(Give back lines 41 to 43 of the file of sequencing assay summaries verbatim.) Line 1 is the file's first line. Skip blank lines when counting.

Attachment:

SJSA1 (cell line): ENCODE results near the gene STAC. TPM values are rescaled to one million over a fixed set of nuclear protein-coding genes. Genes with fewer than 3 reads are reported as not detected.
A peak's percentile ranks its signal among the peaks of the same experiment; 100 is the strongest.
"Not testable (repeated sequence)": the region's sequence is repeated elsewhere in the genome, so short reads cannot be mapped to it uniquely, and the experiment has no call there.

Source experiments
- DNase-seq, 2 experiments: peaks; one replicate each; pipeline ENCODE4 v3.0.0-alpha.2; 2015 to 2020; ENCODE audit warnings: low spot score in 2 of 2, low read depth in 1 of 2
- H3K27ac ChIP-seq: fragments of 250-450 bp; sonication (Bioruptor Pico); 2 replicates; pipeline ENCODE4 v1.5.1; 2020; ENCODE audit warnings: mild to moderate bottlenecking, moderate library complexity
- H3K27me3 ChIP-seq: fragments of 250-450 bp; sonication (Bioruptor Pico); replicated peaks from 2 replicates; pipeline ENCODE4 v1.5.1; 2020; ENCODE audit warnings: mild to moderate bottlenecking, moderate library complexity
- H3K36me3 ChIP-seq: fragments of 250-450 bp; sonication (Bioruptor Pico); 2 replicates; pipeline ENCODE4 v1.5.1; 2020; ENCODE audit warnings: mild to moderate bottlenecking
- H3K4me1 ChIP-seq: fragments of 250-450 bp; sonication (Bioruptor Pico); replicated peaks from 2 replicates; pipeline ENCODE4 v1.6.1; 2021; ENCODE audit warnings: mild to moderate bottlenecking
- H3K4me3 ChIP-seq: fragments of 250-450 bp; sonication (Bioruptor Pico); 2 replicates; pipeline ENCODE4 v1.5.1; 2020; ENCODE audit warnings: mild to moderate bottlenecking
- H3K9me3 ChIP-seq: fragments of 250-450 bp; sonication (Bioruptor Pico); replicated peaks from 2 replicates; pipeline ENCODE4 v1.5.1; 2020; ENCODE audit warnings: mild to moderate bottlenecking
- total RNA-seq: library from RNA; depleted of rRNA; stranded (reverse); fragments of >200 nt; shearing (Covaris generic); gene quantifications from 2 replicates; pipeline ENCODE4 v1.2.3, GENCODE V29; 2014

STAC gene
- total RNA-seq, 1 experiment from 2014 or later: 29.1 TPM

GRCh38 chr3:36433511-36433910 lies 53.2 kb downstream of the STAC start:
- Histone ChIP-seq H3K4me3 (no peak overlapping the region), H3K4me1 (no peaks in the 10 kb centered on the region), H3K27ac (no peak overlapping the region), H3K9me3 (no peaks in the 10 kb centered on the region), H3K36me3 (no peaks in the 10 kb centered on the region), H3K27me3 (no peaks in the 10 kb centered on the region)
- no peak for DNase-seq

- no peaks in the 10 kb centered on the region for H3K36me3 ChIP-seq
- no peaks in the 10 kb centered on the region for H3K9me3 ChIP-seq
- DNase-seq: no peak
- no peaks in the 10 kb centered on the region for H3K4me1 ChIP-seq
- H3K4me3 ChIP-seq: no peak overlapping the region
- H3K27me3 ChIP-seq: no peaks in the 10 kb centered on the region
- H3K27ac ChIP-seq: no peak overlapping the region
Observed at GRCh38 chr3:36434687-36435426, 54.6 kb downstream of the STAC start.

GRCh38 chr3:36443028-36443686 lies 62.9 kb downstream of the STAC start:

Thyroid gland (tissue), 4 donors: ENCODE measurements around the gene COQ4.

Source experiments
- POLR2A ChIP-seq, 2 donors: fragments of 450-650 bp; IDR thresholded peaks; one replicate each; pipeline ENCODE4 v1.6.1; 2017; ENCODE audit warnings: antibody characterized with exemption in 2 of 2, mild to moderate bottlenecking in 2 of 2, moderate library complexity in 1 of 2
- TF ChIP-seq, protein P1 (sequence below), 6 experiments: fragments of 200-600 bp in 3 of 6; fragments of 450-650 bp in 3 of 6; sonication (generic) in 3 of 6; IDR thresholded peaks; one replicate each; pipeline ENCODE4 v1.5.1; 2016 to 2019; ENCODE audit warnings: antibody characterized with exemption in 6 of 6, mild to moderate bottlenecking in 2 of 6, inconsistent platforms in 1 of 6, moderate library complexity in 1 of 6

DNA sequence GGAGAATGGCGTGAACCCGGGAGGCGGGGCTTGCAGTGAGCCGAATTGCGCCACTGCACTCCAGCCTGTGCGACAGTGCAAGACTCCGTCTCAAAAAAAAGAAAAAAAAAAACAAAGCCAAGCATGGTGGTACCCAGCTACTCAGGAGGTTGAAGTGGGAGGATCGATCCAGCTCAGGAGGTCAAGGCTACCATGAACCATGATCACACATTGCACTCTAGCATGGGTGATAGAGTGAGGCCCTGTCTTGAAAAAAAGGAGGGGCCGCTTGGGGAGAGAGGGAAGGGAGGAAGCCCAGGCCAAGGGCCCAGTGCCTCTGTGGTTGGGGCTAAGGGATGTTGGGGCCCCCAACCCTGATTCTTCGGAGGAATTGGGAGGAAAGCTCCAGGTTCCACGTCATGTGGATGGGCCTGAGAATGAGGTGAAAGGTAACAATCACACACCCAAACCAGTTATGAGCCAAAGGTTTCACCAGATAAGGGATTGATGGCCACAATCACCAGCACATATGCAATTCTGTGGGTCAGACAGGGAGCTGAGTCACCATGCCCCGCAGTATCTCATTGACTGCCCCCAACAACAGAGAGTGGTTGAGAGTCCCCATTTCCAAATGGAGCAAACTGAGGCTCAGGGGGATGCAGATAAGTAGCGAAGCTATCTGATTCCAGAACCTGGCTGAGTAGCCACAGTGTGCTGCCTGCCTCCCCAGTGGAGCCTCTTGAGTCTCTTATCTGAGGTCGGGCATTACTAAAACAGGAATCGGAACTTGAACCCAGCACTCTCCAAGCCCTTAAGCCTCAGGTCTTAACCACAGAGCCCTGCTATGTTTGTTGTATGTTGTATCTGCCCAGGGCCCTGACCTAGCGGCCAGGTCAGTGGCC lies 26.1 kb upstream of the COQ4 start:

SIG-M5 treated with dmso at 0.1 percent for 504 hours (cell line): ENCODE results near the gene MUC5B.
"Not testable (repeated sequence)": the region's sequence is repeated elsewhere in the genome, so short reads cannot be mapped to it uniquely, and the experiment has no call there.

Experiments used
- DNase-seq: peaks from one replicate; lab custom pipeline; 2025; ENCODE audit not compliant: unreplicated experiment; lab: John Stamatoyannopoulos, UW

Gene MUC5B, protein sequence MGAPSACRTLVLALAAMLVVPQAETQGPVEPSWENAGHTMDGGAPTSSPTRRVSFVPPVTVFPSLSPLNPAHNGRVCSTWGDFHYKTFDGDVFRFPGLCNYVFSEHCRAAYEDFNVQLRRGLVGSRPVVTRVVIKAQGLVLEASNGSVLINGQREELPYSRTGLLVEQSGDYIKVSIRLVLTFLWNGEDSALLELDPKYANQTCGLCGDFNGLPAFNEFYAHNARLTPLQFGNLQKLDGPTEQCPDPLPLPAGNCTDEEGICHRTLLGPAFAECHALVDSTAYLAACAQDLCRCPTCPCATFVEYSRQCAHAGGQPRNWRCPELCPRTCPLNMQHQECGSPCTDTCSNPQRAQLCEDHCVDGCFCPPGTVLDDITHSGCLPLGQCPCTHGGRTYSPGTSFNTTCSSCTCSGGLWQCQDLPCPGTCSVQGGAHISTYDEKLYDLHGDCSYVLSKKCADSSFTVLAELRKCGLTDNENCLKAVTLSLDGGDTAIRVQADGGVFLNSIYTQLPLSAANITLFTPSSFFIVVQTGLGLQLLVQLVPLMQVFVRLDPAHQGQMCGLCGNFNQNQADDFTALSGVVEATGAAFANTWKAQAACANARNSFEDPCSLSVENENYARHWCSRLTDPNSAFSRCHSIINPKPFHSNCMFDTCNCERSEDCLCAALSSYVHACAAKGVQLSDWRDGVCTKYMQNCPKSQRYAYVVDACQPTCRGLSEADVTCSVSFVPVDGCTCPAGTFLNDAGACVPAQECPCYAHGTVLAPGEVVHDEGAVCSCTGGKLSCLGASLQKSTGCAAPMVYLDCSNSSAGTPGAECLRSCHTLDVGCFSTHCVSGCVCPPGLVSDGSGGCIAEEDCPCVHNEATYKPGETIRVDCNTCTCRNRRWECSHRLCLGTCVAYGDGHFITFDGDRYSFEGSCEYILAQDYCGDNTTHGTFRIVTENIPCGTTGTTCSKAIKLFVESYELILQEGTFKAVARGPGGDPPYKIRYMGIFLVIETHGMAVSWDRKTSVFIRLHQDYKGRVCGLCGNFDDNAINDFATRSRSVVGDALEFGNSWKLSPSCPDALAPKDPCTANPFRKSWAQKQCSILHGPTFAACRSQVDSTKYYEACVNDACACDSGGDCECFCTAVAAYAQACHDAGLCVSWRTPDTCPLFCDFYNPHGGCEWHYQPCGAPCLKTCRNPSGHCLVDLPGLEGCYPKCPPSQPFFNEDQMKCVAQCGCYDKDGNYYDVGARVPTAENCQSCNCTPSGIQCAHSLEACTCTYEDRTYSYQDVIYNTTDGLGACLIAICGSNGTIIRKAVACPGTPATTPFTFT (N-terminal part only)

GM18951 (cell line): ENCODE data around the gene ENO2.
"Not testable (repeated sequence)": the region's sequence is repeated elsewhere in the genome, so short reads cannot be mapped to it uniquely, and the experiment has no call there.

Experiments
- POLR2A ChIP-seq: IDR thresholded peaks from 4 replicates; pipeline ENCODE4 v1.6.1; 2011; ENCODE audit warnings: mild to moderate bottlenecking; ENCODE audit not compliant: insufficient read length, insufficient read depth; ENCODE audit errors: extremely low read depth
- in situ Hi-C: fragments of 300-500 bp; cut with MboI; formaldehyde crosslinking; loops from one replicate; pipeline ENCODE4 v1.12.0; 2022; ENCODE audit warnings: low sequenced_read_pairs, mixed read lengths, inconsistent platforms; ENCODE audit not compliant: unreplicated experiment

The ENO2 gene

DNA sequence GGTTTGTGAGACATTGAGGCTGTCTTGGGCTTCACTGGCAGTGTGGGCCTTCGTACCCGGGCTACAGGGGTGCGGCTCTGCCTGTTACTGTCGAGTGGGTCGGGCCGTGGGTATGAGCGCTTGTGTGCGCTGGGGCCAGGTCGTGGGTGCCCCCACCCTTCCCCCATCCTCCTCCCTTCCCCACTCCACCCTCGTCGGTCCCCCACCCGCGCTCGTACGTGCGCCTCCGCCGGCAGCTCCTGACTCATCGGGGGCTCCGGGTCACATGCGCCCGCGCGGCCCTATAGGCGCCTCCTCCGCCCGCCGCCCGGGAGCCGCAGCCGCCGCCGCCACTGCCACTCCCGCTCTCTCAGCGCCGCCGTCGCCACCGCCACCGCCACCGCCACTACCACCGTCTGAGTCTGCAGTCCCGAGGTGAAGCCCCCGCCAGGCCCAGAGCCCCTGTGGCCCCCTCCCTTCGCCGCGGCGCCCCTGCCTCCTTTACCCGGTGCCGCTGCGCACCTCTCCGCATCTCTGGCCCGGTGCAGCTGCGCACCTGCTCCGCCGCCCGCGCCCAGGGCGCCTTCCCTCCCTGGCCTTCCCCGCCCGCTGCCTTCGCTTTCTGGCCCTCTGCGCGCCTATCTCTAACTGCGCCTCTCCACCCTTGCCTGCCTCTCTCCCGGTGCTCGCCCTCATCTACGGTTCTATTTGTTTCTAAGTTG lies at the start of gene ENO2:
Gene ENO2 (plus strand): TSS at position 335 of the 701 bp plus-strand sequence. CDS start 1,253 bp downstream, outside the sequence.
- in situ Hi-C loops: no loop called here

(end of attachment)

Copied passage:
- in situ Hi-C: fragments of 300-500 bp; cut with MboI; formaldehyde crosslinking; loops from one replicate; pipeline ENCODE4 v1.12.0; 2022; ENCODE audit warnings: low sequenced_read_pairs, mixed read lengths, inconsistent platforms; ENCODE audit not compliant: unreplicated experiment

The ENO2 gene

DNA sequence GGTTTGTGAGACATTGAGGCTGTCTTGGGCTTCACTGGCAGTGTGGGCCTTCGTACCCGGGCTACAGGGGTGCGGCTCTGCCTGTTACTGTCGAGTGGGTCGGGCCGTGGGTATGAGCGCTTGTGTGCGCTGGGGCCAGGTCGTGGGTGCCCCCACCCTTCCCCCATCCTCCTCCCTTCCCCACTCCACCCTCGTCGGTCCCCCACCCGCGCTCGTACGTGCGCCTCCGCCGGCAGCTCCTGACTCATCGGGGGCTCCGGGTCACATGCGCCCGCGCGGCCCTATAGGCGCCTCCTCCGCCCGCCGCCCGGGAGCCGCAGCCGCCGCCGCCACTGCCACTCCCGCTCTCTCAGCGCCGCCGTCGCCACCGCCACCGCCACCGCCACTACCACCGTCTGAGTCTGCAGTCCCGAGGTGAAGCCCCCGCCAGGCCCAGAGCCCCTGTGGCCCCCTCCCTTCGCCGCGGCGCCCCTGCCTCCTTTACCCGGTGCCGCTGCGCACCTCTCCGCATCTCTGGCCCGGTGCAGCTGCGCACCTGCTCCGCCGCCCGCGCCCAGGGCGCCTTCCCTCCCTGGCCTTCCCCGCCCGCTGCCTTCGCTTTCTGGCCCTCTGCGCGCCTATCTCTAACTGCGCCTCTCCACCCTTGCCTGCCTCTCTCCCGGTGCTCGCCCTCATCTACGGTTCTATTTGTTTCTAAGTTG lies at the start of gene ENO2: